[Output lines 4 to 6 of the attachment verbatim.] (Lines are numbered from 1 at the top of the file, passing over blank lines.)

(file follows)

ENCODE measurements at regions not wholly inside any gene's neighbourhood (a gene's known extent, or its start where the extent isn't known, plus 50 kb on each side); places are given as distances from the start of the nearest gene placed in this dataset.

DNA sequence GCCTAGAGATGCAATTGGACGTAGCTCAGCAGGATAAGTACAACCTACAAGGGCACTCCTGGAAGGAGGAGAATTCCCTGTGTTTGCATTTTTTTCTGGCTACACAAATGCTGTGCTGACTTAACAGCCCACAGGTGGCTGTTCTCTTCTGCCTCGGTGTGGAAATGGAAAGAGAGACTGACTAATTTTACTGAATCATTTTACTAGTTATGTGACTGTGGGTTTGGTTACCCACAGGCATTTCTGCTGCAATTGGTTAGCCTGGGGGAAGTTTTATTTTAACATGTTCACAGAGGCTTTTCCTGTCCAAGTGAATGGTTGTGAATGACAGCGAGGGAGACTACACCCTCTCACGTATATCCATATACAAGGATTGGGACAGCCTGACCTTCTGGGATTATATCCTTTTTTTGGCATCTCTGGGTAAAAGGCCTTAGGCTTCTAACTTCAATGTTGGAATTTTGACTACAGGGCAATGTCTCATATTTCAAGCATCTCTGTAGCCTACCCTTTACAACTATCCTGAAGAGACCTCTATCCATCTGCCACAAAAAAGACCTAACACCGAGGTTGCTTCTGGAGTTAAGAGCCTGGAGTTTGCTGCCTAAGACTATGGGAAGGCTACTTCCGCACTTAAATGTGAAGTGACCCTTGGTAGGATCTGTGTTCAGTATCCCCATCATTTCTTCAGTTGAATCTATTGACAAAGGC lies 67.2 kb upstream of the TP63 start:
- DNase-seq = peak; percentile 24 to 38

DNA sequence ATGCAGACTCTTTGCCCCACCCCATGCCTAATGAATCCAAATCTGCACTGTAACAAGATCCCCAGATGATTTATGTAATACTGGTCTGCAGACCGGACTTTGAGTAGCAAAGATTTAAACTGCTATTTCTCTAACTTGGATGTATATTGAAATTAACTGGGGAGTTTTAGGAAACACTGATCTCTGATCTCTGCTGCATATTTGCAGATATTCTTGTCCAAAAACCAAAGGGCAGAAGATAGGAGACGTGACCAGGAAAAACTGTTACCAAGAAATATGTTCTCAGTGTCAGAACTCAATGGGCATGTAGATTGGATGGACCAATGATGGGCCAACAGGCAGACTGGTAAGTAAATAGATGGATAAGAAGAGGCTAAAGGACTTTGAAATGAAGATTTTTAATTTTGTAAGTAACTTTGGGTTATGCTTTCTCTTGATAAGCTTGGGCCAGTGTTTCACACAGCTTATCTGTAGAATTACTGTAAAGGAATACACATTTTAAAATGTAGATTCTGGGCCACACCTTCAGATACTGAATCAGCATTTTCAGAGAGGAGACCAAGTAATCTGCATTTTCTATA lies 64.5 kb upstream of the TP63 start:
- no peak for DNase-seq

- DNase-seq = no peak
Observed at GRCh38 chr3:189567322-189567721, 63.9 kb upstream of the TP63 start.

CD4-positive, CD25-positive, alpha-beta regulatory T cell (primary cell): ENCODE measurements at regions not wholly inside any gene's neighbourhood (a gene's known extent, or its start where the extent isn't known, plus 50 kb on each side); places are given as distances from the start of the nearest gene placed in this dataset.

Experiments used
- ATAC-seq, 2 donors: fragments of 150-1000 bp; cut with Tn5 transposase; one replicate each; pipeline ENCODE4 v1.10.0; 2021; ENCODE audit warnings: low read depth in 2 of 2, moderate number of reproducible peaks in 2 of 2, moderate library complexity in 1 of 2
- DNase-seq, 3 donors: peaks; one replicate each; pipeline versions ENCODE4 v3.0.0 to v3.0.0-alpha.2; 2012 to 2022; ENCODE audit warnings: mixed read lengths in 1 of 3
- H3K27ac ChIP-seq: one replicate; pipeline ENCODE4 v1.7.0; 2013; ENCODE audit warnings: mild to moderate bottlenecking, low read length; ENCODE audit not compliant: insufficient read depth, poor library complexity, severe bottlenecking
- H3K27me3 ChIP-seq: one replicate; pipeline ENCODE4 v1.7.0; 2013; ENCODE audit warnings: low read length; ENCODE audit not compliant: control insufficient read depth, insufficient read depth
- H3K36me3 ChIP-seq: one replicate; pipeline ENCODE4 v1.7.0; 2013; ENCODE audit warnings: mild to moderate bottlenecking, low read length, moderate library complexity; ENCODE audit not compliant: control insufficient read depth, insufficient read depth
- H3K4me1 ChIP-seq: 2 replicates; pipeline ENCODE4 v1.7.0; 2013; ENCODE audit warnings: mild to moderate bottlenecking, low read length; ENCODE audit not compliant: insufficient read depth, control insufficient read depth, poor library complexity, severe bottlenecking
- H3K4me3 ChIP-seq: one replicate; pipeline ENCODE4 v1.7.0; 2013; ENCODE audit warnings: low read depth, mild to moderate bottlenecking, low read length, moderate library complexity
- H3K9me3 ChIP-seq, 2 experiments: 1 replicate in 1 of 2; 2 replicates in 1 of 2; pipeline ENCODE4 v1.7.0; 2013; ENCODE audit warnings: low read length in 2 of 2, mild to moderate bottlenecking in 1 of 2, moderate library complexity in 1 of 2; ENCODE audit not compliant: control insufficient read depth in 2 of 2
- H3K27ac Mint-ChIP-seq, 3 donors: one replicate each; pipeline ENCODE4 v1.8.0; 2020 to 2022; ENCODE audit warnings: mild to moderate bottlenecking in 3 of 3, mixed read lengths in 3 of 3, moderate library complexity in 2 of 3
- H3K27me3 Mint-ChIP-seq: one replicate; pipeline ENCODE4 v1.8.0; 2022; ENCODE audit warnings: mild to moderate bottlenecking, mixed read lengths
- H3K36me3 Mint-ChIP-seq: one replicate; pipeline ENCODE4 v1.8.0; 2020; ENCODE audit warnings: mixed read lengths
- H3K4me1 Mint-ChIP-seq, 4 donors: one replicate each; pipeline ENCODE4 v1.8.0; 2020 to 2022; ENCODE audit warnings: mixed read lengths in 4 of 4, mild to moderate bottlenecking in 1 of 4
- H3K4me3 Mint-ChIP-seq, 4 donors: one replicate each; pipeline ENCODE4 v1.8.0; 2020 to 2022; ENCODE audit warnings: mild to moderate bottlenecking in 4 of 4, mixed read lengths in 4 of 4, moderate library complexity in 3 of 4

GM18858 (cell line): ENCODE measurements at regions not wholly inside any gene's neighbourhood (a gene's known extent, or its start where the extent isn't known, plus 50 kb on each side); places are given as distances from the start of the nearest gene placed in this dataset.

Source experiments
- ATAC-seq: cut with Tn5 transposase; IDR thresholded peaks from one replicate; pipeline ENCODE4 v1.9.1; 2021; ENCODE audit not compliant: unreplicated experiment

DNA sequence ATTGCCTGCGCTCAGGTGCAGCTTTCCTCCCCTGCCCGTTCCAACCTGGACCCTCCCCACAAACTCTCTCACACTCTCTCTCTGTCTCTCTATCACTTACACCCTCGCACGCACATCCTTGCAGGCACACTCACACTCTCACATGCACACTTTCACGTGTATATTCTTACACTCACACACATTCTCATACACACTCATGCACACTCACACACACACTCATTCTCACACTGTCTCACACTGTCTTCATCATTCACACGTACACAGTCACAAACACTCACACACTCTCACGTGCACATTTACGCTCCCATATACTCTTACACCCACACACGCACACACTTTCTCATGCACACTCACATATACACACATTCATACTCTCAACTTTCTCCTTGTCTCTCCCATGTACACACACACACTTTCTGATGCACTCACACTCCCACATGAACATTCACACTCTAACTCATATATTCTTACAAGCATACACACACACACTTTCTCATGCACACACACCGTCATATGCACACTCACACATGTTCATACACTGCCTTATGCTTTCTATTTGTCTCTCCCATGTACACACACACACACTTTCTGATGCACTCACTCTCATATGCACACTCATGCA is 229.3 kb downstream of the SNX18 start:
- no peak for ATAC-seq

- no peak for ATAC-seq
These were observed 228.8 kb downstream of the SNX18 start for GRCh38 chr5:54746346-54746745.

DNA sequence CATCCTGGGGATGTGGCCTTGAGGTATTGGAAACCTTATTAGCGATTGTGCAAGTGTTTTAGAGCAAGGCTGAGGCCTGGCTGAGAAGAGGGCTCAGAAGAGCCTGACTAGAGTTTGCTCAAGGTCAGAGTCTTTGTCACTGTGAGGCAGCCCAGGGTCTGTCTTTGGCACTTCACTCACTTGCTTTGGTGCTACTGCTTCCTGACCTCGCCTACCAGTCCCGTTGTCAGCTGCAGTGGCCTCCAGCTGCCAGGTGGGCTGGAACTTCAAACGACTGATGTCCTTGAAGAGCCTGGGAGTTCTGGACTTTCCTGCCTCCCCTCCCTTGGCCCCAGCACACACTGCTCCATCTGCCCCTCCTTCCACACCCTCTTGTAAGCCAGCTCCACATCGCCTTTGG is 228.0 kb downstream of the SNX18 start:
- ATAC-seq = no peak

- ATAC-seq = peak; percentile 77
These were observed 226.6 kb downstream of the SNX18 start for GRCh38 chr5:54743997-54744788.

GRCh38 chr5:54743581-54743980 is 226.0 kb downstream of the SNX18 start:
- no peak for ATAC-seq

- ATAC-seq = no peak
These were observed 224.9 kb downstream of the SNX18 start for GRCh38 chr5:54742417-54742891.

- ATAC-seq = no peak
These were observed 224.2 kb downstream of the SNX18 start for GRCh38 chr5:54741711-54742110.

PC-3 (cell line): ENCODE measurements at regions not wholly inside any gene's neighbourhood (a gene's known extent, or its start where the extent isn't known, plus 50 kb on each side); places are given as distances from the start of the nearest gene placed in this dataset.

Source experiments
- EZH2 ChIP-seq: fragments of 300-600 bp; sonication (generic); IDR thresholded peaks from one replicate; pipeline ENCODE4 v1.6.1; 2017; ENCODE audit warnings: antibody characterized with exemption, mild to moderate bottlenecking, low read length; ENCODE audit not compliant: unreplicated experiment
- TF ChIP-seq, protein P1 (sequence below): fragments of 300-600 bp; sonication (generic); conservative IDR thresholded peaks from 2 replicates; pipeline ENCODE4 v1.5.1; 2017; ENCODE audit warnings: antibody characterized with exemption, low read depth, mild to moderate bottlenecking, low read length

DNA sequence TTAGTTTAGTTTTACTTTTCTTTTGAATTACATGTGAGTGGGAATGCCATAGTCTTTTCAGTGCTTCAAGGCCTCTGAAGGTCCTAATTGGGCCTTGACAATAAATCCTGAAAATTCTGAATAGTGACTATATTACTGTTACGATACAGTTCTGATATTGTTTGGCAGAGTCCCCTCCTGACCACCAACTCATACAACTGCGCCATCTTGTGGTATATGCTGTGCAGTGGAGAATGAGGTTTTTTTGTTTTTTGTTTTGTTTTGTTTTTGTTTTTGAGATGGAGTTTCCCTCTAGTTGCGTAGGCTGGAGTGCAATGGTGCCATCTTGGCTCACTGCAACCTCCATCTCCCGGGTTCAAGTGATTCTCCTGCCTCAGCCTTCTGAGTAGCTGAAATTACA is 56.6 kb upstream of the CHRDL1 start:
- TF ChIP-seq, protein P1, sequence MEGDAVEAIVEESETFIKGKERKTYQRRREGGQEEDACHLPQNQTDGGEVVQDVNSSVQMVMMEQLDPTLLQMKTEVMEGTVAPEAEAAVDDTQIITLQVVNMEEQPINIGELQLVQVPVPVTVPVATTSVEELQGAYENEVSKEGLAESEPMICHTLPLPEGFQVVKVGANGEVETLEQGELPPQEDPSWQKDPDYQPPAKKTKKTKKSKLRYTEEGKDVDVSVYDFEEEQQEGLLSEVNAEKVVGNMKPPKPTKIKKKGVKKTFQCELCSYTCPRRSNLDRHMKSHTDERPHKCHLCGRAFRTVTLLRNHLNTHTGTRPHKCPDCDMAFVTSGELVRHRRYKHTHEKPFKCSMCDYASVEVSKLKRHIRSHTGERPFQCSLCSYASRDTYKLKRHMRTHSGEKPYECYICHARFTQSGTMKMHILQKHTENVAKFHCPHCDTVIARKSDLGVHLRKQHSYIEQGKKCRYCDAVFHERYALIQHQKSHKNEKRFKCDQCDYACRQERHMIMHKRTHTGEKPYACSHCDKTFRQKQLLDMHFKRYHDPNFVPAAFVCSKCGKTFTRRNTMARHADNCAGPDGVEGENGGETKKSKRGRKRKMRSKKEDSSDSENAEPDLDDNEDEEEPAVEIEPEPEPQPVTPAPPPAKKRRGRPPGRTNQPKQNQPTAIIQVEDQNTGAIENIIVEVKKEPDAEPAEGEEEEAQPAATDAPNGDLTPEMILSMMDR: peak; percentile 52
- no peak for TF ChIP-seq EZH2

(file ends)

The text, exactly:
DNA sequence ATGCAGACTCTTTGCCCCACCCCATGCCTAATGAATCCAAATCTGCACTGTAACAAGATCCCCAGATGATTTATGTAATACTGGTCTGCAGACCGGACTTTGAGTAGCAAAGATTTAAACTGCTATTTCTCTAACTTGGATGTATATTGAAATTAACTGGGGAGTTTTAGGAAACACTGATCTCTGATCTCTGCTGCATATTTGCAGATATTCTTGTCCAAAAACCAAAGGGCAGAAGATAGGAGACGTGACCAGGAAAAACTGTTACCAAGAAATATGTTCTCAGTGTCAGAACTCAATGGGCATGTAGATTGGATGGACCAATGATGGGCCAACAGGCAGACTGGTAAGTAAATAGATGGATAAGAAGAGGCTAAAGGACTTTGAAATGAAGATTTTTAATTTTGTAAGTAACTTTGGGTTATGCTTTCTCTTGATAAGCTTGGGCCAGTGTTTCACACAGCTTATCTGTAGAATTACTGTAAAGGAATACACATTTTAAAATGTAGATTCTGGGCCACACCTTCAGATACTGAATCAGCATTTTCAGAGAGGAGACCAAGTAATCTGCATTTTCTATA lies 64.5 kb upstream of the TP63 start:
- no peak for DNase-seq

- DNase-seq = no peak